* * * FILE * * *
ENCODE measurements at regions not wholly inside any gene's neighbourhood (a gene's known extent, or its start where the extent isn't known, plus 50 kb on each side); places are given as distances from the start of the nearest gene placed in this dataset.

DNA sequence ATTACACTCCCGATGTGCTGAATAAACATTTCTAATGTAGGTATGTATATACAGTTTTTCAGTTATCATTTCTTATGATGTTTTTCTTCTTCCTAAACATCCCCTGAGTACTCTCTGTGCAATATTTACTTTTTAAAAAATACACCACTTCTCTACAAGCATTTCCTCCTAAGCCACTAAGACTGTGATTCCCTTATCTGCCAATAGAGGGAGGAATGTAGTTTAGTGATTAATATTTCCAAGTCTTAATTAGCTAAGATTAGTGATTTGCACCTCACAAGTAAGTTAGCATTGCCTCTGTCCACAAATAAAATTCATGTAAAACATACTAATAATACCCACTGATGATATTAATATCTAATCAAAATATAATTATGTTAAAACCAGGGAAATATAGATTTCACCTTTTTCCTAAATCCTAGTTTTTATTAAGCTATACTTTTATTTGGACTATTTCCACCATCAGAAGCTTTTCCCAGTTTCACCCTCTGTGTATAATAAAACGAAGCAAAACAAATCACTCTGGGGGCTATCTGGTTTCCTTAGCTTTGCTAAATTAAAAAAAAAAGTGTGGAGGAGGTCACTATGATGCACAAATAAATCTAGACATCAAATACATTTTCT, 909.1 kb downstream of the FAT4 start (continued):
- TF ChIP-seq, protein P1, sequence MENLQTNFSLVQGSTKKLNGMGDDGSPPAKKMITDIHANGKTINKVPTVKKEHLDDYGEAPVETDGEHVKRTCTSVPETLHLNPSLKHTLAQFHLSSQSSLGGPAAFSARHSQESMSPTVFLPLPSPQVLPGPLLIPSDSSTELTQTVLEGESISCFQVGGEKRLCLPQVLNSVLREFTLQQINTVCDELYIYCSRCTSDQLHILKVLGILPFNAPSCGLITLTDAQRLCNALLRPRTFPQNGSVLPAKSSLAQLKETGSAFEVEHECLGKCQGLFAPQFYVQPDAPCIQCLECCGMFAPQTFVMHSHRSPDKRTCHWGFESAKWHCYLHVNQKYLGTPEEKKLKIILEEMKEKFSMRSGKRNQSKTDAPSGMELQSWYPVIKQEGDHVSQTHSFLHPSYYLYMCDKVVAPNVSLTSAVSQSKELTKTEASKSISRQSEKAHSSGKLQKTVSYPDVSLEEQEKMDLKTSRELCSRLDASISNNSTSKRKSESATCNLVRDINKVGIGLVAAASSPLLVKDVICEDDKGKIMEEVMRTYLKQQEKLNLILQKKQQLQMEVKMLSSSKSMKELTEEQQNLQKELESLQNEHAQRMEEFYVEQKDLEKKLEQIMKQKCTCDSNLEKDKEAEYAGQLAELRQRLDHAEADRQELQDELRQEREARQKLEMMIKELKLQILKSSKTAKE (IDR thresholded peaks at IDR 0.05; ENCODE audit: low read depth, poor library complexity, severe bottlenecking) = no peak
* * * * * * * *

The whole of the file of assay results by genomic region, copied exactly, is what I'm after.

ENCODE measurements at regions not wholly inside any gene's neighbourhood (a gene's known extent, or its start where the extent isn't known, plus 50 kb on each side); places are given as distances from the start of the nearest gene placed in this dataset.

DNA sequence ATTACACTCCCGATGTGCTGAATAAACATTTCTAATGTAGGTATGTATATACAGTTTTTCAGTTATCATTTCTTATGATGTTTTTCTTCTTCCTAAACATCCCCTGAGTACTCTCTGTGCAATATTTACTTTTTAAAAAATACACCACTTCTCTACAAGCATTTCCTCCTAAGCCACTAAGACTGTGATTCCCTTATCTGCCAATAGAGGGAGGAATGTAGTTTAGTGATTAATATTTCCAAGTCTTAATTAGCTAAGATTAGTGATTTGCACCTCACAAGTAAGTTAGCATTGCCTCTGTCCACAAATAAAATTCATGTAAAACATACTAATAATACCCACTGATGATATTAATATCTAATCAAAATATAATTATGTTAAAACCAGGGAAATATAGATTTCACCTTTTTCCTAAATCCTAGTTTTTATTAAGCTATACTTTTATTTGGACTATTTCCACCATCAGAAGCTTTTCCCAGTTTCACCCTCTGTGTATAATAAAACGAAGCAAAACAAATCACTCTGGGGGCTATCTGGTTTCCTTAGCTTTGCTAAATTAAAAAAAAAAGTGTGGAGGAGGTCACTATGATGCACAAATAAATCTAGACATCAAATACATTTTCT, 909.1 kb downstream of the FAT4 start (continued):
- TF ChIP-seq, protein P1, sequence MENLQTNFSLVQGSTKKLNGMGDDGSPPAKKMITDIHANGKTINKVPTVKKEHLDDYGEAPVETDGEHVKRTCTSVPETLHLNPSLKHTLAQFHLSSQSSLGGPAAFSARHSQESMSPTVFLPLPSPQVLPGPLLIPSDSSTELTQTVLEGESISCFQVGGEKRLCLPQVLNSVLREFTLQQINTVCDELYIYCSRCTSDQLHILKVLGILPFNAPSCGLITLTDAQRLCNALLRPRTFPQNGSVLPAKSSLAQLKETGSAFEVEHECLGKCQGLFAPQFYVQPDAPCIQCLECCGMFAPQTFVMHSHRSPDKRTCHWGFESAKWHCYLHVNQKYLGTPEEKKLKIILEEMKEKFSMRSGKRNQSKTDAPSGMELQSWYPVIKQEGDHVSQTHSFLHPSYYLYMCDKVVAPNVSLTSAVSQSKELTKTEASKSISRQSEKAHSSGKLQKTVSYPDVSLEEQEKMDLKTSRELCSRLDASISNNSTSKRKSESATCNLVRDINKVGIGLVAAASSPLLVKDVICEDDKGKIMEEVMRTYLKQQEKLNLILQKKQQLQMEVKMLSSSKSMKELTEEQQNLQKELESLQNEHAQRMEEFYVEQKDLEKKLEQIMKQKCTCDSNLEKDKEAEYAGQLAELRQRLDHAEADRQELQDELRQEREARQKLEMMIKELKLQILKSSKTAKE (IDR thresholded peaks at IDR 0.05; ENCODE audit: low read depth, poor library complexity, severe bottlenecking) = no peak